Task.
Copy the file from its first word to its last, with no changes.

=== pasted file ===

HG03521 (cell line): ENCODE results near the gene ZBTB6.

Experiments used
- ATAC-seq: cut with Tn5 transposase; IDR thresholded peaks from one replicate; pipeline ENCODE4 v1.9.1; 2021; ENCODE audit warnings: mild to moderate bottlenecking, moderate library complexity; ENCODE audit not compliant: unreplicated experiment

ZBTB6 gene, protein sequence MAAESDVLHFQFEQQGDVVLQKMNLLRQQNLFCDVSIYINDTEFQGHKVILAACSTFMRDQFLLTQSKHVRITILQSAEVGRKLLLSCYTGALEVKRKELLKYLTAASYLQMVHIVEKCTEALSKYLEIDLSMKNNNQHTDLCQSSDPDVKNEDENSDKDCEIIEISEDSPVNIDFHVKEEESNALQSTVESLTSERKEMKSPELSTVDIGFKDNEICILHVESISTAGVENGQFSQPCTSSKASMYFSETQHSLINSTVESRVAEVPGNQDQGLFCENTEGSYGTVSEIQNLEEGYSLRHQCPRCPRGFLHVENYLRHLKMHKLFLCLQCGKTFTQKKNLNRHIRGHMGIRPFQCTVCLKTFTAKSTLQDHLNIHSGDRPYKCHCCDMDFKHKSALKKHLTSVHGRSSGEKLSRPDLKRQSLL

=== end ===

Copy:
HG03521 (cell line): ENCODE results near the gene ZBTB6.

Experiments used
- ATAC-seq: cut with Tn5 transposase; IDR thresholded peaks from one replicate; pipeline ENCODE4 v1.9.1; 2021; ENCODE audit warnings: mild to moderate bottlenecking, moderate library complexity; ENCODE audit not compliant: unreplicated experiment

ZBTB6 gene, protein sequence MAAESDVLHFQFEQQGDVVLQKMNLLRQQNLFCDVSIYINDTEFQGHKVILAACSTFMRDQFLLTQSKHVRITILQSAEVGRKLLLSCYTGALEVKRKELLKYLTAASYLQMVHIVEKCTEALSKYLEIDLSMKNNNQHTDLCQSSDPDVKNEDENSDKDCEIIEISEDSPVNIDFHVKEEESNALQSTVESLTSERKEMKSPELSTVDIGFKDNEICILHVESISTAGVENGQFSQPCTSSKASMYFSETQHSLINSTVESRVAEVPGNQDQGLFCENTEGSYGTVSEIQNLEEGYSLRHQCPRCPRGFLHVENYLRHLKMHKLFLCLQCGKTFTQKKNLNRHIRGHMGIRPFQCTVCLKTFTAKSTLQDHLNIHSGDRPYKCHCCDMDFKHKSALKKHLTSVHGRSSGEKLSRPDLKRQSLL